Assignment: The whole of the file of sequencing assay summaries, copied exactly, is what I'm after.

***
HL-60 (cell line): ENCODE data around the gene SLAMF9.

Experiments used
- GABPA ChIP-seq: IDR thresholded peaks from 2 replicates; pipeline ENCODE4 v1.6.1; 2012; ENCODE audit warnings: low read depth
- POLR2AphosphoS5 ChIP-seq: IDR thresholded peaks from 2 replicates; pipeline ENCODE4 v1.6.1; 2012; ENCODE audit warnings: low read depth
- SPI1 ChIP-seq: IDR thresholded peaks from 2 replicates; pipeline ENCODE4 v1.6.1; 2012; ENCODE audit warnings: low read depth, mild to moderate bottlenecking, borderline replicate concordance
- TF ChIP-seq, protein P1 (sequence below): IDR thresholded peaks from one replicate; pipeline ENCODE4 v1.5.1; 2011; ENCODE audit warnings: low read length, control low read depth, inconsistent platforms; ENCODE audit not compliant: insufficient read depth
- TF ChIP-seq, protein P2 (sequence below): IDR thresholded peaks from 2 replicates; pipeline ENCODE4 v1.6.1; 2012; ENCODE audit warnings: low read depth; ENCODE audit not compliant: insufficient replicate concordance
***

HL-60 (cell line): ENCODE data around the gene SLAMF9.

Experiments used
- GABPA ChIP-seq: IDR thresholded peaks from 2 replicates; pipeline ENCODE4 v1.6.1; 2012; ENCODE audit warnings: low read depth
- POLR2AphosphoS5 ChIP-seq: IDR thresholded peaks from 2 replicates; pipeline ENCODE4 v1.6.1; 2012; ENCODE audit warnings: low read depth
- SPI1 ChIP-seq: IDR thresholded peaks from 2 replicates; pipeline ENCODE4 v1.6.1; 2012; ENCODE audit warnings: low read depth, mild to moderate bottlenecking, borderline replicate concordance
- TF ChIP-seq, protein P1 (sequence below): IDR thresholded peaks from one replicate; pipeline ENCODE4 v1.5.1; 2011; ENCODE audit warnings: low read length, control low read depth, inconsistent platforms; ENCODE audit not compliant: insufficient read depth
- TF ChIP-seq, protein P2 (sequence below): IDR thresholded peaks from 2 replicates; pipeline ENCODE4 v1.6.1; 2012; ENCODE audit warnings: low read depth; ENCODE audit not compliant: insufficient replicate concordance